“I believe in Sherlock Holmes.”
Hurrah! Everyone’s favourite emotionally illiterate genius detective is back in London to uncover a potential terrorist attack involving the Fifth of November, an underground train and the Houses of Parliament.
Because we haven’t seen that plot anywhere before. Especially not in a dystopian film about a terrorist in a Guy Fawkes mask starring Hugo Weaving and Natalie Portman.
But there was so much to squee about in this episode, though, to be honest, the terrorism plot took second place to Character Development: to John’s anger at Sherlock and his relationship with Mary; to Sherlock’s awesome back-and-forths with Mycroft; to Molly Hooper; and, of course, to Anderson’s guilt and relentless conspiracy-theorising that curiously resembles the conspiracy-theorising of people on YouTube right now.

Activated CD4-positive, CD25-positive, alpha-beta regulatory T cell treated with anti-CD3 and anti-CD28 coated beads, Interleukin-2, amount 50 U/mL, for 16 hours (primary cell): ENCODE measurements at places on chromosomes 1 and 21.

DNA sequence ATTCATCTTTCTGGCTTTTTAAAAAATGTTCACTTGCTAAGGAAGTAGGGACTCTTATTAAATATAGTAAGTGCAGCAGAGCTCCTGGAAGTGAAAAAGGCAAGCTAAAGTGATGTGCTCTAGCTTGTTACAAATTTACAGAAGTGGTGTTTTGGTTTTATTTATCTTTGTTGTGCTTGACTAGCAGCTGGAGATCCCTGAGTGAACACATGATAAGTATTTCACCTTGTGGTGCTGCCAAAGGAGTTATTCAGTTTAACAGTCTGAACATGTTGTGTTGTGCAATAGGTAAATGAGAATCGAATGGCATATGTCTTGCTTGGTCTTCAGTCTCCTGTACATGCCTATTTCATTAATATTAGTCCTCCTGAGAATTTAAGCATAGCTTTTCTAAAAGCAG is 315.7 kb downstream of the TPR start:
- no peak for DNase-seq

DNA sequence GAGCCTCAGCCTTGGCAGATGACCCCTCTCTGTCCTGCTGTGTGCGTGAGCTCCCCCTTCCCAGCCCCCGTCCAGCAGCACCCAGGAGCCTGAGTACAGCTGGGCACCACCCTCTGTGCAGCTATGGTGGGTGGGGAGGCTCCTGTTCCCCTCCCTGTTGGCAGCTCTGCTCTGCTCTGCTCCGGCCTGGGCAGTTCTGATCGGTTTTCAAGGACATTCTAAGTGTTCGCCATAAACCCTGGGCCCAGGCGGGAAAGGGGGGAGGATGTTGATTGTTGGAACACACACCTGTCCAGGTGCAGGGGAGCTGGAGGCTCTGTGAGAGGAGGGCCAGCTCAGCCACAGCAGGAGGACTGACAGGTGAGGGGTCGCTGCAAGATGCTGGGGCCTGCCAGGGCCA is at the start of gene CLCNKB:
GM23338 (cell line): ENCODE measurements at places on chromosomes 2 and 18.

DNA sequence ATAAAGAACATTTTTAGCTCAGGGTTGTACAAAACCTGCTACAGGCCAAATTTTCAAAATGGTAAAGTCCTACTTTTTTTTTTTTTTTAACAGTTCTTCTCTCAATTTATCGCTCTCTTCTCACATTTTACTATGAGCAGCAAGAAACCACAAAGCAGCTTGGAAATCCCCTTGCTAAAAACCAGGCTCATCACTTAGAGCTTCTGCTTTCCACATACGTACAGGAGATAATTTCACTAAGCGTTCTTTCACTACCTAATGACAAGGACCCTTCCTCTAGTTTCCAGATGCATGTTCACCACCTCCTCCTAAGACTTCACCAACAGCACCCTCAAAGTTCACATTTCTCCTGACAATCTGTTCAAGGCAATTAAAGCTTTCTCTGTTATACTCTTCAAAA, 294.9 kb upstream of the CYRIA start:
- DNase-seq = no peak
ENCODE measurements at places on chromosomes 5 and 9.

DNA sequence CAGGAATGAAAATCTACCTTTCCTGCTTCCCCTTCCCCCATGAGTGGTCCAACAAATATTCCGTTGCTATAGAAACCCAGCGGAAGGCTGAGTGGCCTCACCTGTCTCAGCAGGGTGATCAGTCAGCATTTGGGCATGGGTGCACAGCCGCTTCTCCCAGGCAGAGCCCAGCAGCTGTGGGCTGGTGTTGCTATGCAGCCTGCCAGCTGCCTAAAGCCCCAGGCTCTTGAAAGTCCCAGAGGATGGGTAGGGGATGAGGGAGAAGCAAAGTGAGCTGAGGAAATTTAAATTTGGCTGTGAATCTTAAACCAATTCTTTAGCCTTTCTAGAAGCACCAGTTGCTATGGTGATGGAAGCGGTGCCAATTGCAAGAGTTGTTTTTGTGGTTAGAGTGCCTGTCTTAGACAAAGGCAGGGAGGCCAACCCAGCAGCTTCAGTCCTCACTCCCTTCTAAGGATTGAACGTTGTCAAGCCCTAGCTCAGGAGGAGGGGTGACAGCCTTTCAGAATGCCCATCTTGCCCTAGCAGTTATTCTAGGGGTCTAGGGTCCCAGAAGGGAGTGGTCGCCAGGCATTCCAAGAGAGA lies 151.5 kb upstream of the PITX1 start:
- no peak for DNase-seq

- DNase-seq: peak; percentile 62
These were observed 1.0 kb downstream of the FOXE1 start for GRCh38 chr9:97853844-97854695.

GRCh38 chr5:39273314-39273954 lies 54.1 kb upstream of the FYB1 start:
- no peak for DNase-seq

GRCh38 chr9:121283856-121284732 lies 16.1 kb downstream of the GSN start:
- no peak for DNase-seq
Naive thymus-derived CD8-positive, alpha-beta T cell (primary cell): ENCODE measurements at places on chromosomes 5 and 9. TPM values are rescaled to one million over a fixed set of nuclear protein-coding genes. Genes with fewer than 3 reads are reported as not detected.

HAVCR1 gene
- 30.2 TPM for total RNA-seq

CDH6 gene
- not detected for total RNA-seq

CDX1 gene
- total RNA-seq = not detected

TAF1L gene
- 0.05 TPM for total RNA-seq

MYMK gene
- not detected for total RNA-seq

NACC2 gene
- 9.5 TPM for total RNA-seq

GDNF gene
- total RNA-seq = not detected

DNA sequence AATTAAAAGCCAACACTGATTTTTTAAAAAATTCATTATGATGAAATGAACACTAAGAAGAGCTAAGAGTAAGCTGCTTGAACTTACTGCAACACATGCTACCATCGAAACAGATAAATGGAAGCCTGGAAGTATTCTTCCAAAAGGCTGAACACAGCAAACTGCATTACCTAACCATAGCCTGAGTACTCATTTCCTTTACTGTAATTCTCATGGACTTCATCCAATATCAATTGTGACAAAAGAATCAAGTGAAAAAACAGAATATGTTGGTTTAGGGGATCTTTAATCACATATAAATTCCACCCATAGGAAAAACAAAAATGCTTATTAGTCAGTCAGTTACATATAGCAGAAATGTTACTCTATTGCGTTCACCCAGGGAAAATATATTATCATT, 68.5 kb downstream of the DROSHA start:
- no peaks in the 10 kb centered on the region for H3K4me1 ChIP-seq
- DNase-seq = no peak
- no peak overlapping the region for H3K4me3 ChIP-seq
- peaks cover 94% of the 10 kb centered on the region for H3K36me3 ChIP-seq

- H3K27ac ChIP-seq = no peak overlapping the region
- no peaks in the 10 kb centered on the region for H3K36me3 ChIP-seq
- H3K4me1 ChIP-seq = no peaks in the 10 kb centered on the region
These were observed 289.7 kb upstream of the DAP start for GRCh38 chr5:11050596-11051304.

Oh, and did I mention Derren Brown?
ACTUAL DERREN BROWN ON ACTUAL SHERLOCK.
Does it get any better?
Well, in fact, it does, because it turns out SHERLOCK LISTENS TO LES MISERABLES.
Now all we need is a contingent of hobbits.
The Empty Hearse wasn’t, admittedly, the best episode of Sherlock ever (The Great Game or possibly The Reichenbach Fall still hold the top spots): the whole thing was a little incohesive and Sherlock came across as a little preachy at some points. But it’s still one of the best pieces of television I’ve seen recently (I would say “this year” but since it’s only the 2nd January that’s not much of a compliment) and I did not want it to end. Ever. Mainly I just like that he’s back. Solving crimes, annoying people and generally being badass.
Excuse me, I’m off to laugh at all the YouTube conspiracy theorists who got it wrong.